6 But then the scripture is most clear and positive, that there is wrath and punishment and judgment and torment after death for all who are not saved. And this they cannot deny, without denying the whole testimony of God. But if there is, then men do live after death; and death does not mean ceasing to exist, but ceasing to exist soul and body together in this world. And that is what is as plain as possible from scripture. "It is appointed unto men once to die, and AFTER THIS the judgment." Why here, the judgment, which is to bring on men the whole extent of the consequences of sin from the wrath of God, is after death. Though sin makes always miserable; yet the coming of wrath, in the true full sense of the word, does not begin till after death, and by judgment, instead of death being the end of the man. And mark, this is not anything peculiar to those that have heard of Christ, though they doubtless are far more guilty and will be beaten with many stripes. It is appointed unto men. It is their common natural portion as sinners* — death and judgment.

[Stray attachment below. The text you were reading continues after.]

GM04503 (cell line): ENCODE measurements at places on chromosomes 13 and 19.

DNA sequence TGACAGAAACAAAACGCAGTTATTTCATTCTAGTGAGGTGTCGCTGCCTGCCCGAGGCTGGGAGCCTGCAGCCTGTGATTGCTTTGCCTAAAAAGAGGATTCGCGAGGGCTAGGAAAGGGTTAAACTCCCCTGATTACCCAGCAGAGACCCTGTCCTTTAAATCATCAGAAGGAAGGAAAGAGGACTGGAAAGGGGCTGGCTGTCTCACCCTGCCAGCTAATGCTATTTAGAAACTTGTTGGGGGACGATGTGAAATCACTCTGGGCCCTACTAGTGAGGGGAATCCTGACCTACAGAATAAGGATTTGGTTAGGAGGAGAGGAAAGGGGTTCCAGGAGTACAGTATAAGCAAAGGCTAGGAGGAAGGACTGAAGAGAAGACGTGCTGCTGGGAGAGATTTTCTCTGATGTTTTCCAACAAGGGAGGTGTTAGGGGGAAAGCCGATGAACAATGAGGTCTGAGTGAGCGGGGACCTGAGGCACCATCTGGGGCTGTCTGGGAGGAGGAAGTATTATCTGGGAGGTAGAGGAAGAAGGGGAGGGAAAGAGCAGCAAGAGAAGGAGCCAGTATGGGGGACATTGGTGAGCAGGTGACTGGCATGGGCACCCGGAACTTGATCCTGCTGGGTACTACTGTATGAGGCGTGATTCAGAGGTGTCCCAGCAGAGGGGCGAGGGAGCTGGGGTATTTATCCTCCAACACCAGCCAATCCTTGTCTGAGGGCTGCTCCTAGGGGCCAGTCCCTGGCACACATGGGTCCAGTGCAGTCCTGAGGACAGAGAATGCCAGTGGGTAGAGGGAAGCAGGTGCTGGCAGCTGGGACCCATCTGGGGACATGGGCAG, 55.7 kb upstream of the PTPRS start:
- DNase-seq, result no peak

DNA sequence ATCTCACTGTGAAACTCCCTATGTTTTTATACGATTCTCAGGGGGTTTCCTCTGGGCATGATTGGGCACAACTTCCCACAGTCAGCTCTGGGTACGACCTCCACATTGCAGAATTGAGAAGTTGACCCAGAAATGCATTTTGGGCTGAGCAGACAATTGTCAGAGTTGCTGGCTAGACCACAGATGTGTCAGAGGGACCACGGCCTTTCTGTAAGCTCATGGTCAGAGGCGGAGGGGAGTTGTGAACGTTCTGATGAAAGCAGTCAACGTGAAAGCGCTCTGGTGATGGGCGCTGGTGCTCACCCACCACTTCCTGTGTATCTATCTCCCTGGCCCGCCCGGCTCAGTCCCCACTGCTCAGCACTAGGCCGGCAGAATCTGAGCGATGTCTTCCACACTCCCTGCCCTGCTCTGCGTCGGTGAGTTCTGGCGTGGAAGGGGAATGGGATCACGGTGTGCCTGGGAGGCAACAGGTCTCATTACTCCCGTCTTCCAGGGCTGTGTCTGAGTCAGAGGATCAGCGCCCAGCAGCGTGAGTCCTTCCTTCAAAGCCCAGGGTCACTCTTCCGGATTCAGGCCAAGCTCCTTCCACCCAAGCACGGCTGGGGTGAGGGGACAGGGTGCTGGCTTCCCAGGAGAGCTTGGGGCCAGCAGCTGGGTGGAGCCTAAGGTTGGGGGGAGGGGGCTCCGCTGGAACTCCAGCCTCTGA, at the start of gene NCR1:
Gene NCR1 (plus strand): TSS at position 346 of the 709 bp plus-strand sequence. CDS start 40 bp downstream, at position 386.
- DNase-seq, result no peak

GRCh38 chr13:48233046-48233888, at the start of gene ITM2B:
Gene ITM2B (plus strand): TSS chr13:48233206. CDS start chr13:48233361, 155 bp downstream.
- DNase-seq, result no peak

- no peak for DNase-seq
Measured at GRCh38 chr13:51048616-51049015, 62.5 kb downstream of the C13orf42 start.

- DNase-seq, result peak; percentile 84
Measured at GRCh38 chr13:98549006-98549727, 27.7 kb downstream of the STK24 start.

{*And Christ's death as bearing the sins of many is contrasted with this in its efficacy for the saved.}

Again, "Fear not them which kill the body, but after that have no more that they can do, but fear him who after he hath killed hath power to cast into hell." Now here death (instead of being the whole wages of sin, though it be its wages) is made comparatively light of, if taken alone, but what comes after in body and soul in hell is the thing to be feared. And note, there is no such thought as a man's soul dying with his body, as they say who teach that simple death was the whole wages of sin, alleging the passage; "In the day that thou eatest thereof, thou shalt surely die."

This threat is also quoted by them to prove that man was not created immortal;* for how should it be said "thou shalt die," if he was immortal? Now I should think this was a very plain proof that he was immortal. If I say to a child, If you do such a thing, you shall be whipped, that would not surely mean, you shall be whipped at any rate; so, "if you eat, you shall die" means, plainly, death was a consequence of eating. And so the apostle tells us, "By one man sin entered into the world, and death by sin; and so death passed upon all men, for that all have sinned." But that death thus coming in was not ceasing to exist is evident, because "it is appointed unto men once to die, and after this the judgment." Again, "Be not afraid of them that kill the body, and after that have no more that they can do. But . . . fear him, which after he hath killed hath power to cast into hell."